“Next thing I know, I had a team of 80 people,” Malcolm recalls. “I’ll never forget the fear that first day of speaking to all these people and saying, ‘I believe in the team, and I’m going to be quite transparent. I don’t know much about this stuff, but we’re going to figure it out together.’”
He admits that he wasn’t the greatest leader, at least not at first. Two of his coworkers had to approach him about his habit of not taking notes during meetings. But one of the pros of his lack of experience as a marketer was being unburdened by traditional practices.
“We had little choice but to simply apply logic to the problems we were facing,” Malcolm says. “If we could marry this deeply analytical thinking that comes with being a nerdy data guy from a private equity background with the things that [Skype] was incredible at—storytelling and putting systems in place that work at scale—then we could build a creatively analytic approach.”
The first year was tough, Malcom says. Many employees were reticent and skeptical of him. But then his team started succeeding. One of his team’s first wins was communicating the platform’s use for long-distance calls. The challenge was to market the service without using the phrase “phone call” because Skype isn’t a regulated telephone company. Malcolm’s team used an image of a dial pad to convey the program’s capabilities, and subsequently, the lifetime value and expected value of Skype users increased 11% during users’ first three days on the platform.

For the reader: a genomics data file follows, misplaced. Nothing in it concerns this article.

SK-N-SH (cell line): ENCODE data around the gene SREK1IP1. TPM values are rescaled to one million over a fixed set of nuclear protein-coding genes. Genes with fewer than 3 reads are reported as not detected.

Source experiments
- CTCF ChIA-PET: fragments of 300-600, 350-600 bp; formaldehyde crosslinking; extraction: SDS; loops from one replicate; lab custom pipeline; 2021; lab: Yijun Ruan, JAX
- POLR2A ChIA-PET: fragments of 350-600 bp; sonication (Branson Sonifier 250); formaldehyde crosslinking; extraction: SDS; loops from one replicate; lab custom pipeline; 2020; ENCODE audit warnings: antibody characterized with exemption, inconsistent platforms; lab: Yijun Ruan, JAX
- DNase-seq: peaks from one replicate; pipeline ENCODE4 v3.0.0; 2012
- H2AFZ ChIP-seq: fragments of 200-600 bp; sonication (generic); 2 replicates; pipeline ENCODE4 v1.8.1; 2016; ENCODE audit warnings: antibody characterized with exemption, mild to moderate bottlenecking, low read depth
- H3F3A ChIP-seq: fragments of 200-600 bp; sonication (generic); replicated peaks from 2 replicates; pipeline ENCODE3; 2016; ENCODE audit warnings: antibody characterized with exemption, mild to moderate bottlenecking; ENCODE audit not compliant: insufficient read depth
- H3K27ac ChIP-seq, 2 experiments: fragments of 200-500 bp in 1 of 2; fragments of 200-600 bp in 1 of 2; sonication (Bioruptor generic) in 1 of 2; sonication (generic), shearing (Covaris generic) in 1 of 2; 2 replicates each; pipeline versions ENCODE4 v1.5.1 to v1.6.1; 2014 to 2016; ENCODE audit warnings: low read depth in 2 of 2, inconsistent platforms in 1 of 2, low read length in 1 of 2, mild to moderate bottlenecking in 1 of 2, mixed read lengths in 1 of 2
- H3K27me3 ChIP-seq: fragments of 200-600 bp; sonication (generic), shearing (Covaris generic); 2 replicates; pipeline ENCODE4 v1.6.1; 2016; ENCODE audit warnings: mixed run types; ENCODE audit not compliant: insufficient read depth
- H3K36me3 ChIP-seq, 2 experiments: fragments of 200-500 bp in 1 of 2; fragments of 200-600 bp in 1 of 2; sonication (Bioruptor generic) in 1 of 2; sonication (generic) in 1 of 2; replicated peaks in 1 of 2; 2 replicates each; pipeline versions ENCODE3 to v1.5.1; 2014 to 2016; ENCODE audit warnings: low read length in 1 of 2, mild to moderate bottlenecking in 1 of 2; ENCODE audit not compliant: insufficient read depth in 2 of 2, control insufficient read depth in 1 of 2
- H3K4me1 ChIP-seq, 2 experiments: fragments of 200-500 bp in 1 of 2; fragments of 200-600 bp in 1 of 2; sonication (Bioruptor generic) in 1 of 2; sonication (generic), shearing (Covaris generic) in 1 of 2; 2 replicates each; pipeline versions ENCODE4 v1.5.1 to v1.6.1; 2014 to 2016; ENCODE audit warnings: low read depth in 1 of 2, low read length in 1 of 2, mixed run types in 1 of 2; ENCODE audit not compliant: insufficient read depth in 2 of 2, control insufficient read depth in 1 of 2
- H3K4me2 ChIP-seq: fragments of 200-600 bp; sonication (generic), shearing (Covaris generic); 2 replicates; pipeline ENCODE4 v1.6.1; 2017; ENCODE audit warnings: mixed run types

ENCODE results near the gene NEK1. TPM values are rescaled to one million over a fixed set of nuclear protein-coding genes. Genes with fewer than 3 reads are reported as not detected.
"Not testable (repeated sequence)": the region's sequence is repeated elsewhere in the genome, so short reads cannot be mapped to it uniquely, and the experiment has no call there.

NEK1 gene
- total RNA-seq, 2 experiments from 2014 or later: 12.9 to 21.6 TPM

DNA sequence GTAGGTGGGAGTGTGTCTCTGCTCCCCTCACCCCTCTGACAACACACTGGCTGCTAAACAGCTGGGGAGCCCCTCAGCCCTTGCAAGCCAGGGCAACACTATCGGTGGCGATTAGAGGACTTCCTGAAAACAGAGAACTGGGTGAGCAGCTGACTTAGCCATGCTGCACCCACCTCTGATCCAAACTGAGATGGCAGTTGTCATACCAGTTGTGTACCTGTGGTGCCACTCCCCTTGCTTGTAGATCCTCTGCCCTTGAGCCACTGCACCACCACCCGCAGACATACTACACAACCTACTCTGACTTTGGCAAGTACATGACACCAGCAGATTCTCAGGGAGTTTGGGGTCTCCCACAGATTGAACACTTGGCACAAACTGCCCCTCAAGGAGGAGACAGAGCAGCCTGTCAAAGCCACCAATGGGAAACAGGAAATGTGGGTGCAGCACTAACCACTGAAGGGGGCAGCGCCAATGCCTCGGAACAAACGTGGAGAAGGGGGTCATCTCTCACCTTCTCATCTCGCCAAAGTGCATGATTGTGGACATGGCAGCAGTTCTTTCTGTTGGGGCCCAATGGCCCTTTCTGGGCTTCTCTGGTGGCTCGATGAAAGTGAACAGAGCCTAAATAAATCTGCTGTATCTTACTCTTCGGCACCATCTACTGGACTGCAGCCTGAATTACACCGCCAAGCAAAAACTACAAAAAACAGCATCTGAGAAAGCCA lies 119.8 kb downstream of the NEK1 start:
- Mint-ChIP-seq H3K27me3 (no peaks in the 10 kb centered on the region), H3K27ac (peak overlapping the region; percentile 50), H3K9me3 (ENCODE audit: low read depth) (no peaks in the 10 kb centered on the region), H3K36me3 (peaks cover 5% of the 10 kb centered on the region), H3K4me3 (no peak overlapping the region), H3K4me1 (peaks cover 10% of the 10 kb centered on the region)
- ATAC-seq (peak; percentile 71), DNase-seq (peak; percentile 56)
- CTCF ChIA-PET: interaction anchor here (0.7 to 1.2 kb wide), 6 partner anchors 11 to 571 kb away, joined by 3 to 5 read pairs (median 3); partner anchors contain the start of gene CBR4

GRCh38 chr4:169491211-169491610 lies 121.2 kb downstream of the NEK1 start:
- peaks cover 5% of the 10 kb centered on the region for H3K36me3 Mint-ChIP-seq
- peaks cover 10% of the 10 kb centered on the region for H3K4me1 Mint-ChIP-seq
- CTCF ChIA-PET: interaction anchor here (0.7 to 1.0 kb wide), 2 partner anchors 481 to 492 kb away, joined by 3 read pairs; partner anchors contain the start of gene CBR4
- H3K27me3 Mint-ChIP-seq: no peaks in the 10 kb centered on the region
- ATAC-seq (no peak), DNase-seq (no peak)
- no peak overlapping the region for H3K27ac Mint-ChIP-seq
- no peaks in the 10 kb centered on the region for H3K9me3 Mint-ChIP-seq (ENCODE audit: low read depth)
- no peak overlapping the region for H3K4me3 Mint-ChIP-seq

After that, Malcom says the rest of the team looked at marketing differently; they were “growth hacking” before it became a popular term.
Malcolm spent more than four years at Skype before heading to HP for two years. He then reached out to Chris O’Neill, whom he had worked for in 2002 and who had recently replaced Phil Libin as CEO of Evernote. “I called him and said, ‘Without seeing a line of code or a metric of your business, I can probably tell you the nine things you have to fix because they’re the exact problems that Skype had’,” Malcolm says. “I was right on maybe six and a half of those things.”
O’Neill hired Malcolm as senior vice president for marketing. Around the same time Business Insider deemed Evernote the “first dead unicorn,” adding, “The seeds for its long-term demise are already well under way.” Evernote had about 12 months’ worth of cash left, some illogically placed global office locations and no successful pricing mechanism. Malcolm had to make some creative—and uncomfortable—decisions.